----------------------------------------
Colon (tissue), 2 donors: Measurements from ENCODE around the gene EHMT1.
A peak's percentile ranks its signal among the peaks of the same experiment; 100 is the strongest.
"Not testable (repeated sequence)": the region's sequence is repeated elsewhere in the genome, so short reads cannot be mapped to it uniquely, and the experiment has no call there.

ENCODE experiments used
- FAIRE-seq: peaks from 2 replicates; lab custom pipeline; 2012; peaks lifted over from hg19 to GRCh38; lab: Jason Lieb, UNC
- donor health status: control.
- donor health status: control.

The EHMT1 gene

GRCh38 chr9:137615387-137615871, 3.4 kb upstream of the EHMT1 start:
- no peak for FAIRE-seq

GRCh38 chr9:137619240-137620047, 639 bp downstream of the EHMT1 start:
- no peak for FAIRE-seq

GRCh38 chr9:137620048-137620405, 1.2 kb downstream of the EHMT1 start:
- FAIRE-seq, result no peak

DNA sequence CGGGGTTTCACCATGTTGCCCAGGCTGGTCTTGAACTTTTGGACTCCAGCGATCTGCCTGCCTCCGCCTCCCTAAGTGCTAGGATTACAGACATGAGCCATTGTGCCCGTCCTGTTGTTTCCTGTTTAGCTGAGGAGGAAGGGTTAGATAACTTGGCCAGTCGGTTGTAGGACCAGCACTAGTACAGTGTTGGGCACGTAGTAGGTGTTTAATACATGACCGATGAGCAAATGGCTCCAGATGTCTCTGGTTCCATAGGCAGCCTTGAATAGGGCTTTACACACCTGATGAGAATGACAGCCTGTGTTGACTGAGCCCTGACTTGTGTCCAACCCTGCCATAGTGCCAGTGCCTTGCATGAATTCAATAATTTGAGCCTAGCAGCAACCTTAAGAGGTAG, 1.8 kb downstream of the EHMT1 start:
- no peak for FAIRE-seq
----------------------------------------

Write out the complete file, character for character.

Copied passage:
Colon (tissue), 2 donors: Measurements from ENCODE around the gene EHMT1.
A peak's percentile ranks its signal among the peaks of the same experiment; 100 is the strongest.
"Not testable (repeated sequence)": the region's sequence is repeated elsewhere in the genome, so short reads cannot be mapped to it uniquely, and the experiment has no call there.

ENCODE experiments used
- FAIRE-seq: peaks from 2 replicates; lab custom pipeline; 2012; peaks lifted over from hg19 to GRCh38; lab: Jason Lieb, UNC
- donor health status: control.
- donor health status: control.

The EHMT1 gene

GRCh38 chr9:137615387-137615871, 3.4 kb upstream of the EHMT1 start:
- no peak for FAIRE-seq

GRCh38 chr9:137619240-137620047, 639 bp downstream of the EHMT1 start:
- no peak for FAIRE-seq

GRCh38 chr9:137620048-137620405, 1.2 kb downstream of the EHMT1 start:
- FAIRE-seq, result no peak

DNA sequence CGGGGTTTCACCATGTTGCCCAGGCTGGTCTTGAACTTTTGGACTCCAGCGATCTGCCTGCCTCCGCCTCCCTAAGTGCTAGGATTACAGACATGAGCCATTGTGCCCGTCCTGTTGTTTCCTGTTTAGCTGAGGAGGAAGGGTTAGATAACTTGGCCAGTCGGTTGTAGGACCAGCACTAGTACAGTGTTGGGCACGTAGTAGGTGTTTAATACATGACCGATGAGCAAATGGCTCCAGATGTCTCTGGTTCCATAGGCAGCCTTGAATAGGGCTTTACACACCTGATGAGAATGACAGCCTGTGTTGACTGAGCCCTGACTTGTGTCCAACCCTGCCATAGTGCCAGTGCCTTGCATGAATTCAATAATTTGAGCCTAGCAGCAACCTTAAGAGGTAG, 1.8 kb downstream of the EHMT1 start:
- no peak for FAIRE-seq